Sigh... the cycling season winds down strangely these days. Sort of like climbing the Muur and the Bosberg, only to find that there are 12km left to the finish, but when you get there you have to ride in a criterium around the streets of Ninove for UCI cat 2.1 points. I had a dream like this once and the screaming woke up my wife.
“What’s wrong? Are you OK?!”
“They made the end of the Tour of Flanders into a meaningless circuit race!”
“It was all a dream. That could never happen.”
Pretty sure this was in 2011 some time. Anyway, you get my point. Lombardia was pretty cool, if formulaic, but Vincenzo Nibali continues to pad his hall-of-fame palmares, which I personally am cool with. That led into the Tour of Turkey, which I haven’t bothered watching, and will eventually take us to the Guangxi Tour and Japan Cup, though not without a stopover in Zeeland for the TACX Pro Classic. It’s strictly a sprinters’ affair, and if Dylan Groenewegen stays upright, he should win. There, I’ve now previewed the Ronde van Zeeland.
In Turkey, Diego Ulissi grabbed hold of the lead on the climbiest stage of the Presidential Tour, at least until tomorrow’s affair which should shake loose all the pretenders bunched up behind Ulissi on the GC.
Frankly, I don’t know what constitutes “presidential” anymore, but I’d vote for this stage over some of the other choices right now.
Or Vincenzo Nibali. He’d make a good leader. Nibali sat down with CyclingNews and got asked about his season, which he eventually converted into a referendum on Chris Froome’s cycling IQ. Basically, Nibali opined that he didn’t need to win a grand tour to have had a successful season because Froome’s success was tied to having a strong team, and anyway he would never have won four Tours without his team because he sucks when he’s isolated.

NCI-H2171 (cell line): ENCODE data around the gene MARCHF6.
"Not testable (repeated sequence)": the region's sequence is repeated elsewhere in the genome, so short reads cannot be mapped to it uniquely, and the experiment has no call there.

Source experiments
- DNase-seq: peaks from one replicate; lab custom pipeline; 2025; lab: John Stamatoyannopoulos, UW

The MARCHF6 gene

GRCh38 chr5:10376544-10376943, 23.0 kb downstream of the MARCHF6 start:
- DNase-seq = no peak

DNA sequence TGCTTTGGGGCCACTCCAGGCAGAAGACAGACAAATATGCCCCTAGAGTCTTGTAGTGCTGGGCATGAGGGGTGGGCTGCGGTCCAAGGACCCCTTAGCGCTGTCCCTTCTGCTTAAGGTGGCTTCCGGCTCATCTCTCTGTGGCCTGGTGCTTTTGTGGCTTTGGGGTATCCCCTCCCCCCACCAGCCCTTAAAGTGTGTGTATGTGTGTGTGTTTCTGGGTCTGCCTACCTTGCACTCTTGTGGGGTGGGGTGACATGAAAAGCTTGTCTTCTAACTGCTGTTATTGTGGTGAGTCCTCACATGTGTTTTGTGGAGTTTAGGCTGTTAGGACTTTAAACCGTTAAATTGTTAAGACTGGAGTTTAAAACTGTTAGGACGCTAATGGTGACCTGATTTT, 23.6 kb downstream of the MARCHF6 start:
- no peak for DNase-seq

This is a dream interview, by the way. Just start off “So, how are you?” and sit back making sure the tape is rolling. Nibali can seem prickly at times but the sport is way more interesting with him in it.
Anyway, I’m not sure he’s calling Froome a schmuck, but at a minimum Nibali is saying that Froome’s team protects him from the kind of difficulty that causes guys to lose grand tours. That’s one of the sport’s accepted notions, but he goes a little closer to the edge when Nibali suggests that Froome’s weakness is that perhaps he doesn’t know how to race in situations where he doesn’t have that team. It’s obviously sort of true that Froome hasn’t had to go there and thus we don’t know what he can do (he’s been isolated at times in his career, but generally not early on). It’s something else to say that Froome has a low tactical IQ. Nibali has a high tactical IQ, I’d say, though it’s written plenty of checks that his legs couldn’t cash. Still, he’s probably in a better position than most to call out Froome’s tactical nous, if that is what he just did.
So... is Froome a crappy tactician? I don’t know for sure. His team has put him into aggressive moves but I’m not sure how many of those Froome himself thought of. He comes from an odd background for a cyclist, not unlike growing up in central Washington in terms of how ingrained in the sport it was possible for young Froome to become. Froome is a late-bloomer with a huge engine and enough of everything else, including some obvious high-level discipline, to execute a winning plan.
But Nibali comes from the scrappy Italian road scene, where young riders undoubtedly have to think on their feet a lot to survive. Is there a culture war between the people who grew up in places like Belgium and Italy, deeply immersed in the sport, and people who came up through the less serious scenes in Seattle or Johannesburg or the Isle of Man? Or does Nibali just not have all that much respect for Froome?
Either way, I’m making popcorn.